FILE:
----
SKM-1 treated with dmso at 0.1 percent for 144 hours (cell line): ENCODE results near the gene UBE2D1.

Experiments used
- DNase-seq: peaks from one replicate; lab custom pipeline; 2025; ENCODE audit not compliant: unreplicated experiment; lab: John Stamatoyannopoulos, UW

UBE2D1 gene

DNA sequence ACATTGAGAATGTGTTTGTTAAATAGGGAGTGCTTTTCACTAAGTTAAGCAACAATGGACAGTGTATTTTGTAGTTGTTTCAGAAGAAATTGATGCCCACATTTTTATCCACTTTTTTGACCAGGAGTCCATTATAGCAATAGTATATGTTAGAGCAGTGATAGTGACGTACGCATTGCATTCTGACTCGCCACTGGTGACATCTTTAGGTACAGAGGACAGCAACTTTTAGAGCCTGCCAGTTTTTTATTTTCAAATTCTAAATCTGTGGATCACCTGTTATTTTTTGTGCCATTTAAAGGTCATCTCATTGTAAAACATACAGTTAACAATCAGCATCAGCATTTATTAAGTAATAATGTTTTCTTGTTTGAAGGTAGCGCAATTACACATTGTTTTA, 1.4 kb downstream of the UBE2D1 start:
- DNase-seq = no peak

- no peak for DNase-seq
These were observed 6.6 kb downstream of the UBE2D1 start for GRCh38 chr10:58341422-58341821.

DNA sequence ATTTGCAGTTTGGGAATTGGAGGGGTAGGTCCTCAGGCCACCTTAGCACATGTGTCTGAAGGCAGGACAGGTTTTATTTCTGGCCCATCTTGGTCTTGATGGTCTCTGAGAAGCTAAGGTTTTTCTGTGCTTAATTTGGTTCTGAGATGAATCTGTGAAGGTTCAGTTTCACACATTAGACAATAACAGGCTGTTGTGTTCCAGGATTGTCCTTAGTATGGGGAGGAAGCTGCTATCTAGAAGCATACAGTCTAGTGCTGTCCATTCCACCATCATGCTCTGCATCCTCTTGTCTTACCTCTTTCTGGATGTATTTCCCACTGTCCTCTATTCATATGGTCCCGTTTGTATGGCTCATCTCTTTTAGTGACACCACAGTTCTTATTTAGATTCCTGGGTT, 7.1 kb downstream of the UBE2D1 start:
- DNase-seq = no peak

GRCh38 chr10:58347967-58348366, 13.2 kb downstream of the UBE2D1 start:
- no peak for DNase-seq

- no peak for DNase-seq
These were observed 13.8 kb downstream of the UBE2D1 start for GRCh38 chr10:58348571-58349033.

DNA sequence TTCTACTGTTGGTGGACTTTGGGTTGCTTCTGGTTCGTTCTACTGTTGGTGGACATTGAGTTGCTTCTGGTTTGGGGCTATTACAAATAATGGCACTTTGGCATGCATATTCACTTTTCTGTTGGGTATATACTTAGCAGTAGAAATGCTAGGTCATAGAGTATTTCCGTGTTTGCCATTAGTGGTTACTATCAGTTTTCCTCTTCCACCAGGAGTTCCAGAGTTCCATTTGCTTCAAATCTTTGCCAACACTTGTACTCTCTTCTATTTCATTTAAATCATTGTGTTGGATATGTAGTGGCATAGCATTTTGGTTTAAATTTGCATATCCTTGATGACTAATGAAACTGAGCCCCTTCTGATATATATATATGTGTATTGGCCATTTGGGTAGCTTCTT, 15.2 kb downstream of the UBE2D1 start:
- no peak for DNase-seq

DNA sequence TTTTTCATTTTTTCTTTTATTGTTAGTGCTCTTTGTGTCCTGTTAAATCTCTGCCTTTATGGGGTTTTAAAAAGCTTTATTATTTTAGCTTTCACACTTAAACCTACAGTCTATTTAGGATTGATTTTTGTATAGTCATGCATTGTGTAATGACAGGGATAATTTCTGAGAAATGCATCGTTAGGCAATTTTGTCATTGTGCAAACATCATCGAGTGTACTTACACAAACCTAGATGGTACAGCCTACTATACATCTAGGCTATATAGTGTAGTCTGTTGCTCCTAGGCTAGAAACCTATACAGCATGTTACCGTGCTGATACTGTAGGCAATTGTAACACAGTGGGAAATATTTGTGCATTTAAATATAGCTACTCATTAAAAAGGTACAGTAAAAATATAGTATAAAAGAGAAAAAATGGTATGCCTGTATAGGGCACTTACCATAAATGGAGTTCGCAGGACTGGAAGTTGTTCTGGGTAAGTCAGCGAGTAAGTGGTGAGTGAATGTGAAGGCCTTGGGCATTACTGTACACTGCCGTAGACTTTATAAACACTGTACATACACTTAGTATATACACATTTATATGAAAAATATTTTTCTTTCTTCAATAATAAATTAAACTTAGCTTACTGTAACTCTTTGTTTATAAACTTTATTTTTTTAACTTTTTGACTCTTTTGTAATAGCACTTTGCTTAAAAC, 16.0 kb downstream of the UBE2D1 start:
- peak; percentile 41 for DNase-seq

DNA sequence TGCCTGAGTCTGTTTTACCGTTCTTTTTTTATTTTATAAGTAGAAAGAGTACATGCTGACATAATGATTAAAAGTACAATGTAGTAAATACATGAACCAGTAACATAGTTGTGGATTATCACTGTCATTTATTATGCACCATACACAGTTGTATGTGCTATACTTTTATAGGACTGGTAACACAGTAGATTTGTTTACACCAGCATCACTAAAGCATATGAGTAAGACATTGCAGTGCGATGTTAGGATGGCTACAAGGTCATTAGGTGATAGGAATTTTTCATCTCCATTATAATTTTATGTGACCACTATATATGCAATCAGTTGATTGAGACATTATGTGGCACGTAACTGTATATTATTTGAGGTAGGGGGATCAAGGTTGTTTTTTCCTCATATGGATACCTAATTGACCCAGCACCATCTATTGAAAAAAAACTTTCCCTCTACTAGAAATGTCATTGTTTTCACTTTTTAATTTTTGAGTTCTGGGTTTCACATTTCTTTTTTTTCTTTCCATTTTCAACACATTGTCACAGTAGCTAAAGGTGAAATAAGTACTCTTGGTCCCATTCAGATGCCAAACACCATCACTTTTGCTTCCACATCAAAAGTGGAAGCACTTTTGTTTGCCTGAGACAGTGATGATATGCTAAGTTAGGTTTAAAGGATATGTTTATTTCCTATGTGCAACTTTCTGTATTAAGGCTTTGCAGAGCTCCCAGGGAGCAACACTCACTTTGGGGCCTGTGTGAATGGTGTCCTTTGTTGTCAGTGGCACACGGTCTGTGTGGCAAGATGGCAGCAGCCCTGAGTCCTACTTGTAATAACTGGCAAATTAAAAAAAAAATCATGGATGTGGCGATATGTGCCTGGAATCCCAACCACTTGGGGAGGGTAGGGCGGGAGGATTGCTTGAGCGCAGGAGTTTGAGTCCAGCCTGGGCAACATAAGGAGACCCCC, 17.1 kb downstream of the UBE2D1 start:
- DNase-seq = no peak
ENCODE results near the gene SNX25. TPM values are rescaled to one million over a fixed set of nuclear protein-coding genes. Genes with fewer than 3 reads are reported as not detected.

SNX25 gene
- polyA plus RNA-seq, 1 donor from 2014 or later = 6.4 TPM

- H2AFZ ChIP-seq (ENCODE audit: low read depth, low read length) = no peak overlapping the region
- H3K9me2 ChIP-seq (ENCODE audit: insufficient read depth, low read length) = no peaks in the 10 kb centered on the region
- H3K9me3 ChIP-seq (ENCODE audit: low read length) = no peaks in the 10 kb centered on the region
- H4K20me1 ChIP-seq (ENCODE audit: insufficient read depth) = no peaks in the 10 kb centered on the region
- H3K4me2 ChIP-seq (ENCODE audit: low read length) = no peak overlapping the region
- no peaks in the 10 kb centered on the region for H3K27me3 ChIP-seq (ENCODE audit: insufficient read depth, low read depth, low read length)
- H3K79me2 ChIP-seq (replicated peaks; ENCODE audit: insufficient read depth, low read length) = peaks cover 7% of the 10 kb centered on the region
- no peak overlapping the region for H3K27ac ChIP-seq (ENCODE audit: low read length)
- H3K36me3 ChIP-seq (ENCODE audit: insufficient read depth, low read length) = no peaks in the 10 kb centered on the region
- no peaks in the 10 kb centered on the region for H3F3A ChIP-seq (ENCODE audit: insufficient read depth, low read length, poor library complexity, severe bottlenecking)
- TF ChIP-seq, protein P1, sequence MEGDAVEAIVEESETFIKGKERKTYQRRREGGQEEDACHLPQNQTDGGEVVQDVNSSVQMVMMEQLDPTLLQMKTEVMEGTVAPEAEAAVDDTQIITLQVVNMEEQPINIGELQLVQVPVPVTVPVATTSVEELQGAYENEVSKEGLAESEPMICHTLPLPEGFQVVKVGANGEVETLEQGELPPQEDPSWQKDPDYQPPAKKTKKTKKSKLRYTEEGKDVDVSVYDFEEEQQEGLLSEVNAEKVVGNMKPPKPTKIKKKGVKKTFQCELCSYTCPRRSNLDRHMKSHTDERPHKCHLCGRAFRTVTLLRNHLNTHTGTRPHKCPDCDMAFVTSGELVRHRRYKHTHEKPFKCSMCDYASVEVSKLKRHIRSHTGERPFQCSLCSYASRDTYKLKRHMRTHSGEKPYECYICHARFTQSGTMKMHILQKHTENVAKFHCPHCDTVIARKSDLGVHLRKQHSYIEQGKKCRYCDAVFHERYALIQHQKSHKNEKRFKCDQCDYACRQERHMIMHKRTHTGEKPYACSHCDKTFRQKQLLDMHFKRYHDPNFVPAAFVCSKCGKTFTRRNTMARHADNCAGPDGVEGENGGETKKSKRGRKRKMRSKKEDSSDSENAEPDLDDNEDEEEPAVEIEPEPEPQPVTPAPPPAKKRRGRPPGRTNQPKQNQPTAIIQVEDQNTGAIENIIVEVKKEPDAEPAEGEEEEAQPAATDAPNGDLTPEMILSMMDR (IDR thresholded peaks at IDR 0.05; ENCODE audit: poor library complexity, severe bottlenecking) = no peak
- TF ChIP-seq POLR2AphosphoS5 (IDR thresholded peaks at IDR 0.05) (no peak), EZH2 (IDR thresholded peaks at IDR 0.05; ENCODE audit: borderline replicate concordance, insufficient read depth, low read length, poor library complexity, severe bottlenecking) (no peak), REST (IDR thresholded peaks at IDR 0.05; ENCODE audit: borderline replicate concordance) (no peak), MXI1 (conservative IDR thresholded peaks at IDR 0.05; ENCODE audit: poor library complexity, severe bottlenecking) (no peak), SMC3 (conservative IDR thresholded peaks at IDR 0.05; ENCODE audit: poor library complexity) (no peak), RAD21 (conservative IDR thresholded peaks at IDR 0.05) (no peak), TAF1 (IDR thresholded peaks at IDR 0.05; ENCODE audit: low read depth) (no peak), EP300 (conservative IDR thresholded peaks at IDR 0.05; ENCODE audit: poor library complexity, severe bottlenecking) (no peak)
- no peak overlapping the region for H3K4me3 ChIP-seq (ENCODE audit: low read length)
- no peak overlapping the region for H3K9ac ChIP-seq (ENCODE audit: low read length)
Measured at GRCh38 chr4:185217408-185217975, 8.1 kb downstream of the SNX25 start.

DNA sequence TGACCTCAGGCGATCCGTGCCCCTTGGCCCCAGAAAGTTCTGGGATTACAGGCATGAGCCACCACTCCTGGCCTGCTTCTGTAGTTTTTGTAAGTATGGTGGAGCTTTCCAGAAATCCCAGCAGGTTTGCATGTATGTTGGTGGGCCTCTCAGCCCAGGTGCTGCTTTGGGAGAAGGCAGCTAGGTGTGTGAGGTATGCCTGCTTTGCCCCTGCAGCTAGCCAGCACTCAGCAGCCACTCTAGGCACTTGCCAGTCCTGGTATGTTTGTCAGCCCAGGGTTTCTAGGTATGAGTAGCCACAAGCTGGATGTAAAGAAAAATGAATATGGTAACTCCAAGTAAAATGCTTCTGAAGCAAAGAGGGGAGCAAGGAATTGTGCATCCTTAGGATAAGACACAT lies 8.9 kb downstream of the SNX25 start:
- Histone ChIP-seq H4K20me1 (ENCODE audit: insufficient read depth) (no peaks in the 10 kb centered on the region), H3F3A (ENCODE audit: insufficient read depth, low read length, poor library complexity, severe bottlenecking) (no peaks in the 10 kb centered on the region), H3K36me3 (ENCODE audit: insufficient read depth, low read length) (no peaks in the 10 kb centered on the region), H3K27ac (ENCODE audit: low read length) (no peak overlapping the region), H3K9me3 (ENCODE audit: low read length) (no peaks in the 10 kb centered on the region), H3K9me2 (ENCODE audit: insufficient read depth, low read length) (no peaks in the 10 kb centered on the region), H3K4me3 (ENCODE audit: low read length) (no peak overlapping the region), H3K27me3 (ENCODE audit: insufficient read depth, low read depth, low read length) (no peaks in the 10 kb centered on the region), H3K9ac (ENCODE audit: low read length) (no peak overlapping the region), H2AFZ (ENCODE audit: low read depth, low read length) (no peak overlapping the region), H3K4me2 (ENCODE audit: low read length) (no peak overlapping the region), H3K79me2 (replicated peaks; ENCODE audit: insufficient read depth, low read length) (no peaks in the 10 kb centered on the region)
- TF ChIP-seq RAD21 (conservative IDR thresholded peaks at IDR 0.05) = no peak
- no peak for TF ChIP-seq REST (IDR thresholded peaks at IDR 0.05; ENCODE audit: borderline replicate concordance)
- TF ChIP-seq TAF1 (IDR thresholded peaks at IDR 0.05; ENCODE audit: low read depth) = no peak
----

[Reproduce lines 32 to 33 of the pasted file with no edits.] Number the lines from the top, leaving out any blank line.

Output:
- H3K36me3 ChIP-seq (ENCODE audit: insufficient read depth, low read length) = no peaks in the 10 kb centered on the region
- no peaks in the 10 kb centered on the region for H3F3A ChIP-seq (ENCODE audit: insufficient read depth, low read length, poor library complexity, severe bottlenecking)